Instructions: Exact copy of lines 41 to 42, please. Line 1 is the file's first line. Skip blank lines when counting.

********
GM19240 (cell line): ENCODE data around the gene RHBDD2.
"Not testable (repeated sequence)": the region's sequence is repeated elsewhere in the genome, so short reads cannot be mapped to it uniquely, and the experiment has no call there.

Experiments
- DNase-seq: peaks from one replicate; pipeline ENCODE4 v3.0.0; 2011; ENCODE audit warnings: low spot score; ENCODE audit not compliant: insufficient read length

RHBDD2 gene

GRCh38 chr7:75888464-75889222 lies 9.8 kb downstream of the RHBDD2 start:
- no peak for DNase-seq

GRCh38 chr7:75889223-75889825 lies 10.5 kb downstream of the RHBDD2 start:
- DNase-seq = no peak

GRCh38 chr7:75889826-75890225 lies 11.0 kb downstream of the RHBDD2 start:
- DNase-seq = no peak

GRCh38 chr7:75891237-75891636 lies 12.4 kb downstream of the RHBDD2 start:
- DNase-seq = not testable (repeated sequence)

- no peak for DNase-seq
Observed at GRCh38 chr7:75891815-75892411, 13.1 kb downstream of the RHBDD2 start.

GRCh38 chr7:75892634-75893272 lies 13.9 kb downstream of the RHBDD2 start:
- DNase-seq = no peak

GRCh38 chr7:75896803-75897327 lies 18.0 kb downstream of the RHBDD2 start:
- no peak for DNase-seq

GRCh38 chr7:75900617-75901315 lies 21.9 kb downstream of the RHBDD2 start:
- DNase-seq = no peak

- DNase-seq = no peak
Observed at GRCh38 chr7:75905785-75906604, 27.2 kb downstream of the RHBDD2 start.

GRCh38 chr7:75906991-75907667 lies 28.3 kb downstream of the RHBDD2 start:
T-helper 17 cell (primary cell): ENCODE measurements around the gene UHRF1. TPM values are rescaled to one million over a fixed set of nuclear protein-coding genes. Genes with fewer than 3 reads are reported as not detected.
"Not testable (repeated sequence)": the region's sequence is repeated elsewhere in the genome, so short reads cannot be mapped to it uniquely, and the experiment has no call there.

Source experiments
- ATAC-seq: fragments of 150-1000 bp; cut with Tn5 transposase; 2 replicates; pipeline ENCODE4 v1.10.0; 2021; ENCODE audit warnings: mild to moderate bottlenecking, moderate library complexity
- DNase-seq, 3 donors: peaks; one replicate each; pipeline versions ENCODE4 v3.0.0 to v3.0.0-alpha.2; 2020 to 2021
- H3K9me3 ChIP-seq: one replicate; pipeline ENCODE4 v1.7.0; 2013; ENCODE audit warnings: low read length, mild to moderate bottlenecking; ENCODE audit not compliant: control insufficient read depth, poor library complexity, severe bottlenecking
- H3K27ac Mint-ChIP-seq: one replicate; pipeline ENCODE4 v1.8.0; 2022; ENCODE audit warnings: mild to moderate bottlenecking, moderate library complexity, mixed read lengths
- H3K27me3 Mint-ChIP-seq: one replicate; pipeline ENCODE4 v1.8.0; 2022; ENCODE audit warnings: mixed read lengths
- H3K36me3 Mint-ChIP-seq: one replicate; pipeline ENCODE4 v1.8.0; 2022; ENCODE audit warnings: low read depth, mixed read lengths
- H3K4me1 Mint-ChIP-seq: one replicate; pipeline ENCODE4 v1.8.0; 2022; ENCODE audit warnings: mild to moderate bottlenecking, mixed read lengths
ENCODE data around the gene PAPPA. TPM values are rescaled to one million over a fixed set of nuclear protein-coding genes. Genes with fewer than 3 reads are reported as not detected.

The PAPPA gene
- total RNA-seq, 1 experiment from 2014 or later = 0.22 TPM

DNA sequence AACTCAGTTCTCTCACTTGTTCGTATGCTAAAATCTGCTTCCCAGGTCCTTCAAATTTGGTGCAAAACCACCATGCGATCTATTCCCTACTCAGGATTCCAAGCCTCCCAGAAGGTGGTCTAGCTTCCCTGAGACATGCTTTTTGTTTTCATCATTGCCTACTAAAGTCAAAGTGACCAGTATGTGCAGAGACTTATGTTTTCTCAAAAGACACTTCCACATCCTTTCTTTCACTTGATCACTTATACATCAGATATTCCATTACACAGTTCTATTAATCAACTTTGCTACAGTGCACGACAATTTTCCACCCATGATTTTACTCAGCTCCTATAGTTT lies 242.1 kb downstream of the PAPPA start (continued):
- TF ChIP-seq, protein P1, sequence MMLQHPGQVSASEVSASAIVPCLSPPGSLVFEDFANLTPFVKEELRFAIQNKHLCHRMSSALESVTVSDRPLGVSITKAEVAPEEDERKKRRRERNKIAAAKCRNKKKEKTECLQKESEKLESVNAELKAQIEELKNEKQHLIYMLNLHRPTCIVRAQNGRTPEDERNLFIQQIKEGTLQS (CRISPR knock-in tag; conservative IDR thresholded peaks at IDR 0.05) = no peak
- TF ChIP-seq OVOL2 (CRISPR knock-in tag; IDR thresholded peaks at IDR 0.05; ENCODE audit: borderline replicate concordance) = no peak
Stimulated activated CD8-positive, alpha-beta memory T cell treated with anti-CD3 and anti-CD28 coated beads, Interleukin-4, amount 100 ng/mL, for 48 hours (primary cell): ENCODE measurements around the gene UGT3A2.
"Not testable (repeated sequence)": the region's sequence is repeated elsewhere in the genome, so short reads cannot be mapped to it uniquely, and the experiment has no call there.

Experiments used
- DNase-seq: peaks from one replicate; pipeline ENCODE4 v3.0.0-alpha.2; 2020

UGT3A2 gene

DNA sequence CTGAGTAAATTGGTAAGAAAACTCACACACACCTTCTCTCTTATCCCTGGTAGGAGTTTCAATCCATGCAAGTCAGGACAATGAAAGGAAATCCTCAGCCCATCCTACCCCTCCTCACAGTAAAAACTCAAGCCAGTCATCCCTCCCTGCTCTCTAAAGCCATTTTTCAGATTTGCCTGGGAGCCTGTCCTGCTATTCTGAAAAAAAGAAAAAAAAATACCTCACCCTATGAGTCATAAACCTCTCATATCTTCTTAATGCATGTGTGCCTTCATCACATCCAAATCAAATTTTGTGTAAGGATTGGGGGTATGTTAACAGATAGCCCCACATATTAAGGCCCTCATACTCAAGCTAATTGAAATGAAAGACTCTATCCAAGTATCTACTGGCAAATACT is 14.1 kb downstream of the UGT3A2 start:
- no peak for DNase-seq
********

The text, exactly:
Stimulated activated CD8-positive, alpha-beta memory T cell treated with anti-CD3 and anti-CD28 coated beads, Interleukin-4, amount 100 ng/mL, for 48 hours (primary cell): ENCODE measurements around the gene UGT3A2.
"Not testable (repeated sequence)": the region's sequence is repeated elsewhere in the genome, so short reads cannot be mapped to it uniquely, and the experiment has no call there.